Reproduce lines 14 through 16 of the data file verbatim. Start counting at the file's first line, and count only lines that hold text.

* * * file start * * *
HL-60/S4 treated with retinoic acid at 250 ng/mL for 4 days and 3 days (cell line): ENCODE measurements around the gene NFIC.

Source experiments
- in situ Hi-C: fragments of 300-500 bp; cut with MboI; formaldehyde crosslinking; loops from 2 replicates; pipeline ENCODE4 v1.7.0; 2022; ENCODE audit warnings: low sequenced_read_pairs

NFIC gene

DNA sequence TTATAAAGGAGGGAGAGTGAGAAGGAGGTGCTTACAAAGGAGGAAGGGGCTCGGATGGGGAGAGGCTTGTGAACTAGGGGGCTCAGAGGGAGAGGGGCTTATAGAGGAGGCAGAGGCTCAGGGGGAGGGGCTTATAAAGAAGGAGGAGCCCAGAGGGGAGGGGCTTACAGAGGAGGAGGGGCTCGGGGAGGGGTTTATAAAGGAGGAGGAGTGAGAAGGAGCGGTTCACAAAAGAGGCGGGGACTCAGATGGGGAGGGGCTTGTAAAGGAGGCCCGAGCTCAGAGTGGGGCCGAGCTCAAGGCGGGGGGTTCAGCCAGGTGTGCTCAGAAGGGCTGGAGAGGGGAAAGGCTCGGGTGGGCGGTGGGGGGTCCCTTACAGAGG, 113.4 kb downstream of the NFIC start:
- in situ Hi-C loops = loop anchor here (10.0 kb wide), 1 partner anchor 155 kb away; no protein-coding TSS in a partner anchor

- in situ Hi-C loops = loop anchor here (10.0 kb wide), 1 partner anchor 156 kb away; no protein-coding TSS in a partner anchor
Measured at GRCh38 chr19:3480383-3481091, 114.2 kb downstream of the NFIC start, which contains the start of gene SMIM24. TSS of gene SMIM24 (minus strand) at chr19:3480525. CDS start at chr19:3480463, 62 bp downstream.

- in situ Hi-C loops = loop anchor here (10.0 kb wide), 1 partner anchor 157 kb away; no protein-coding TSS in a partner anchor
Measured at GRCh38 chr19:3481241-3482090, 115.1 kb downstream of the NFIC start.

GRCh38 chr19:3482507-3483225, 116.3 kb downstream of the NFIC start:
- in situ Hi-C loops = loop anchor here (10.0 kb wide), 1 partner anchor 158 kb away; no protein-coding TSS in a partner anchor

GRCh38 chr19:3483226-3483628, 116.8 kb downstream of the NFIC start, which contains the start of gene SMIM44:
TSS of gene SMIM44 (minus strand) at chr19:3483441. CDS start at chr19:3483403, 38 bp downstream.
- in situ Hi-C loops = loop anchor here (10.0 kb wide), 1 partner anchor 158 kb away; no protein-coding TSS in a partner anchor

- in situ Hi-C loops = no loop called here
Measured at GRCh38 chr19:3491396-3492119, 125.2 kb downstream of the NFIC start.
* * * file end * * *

TSS of gene SMIM44 (minus strand) at chr19:3483441. CDS start at chr19:3483403, 38 bp downstream.
- in situ Hi-C loops = loop anchor here (10.0 kb wide), 1 partner anchor 158 kb away; no protein-coding TSS in a partner anchor

- in situ Hi-C loops = no loop called here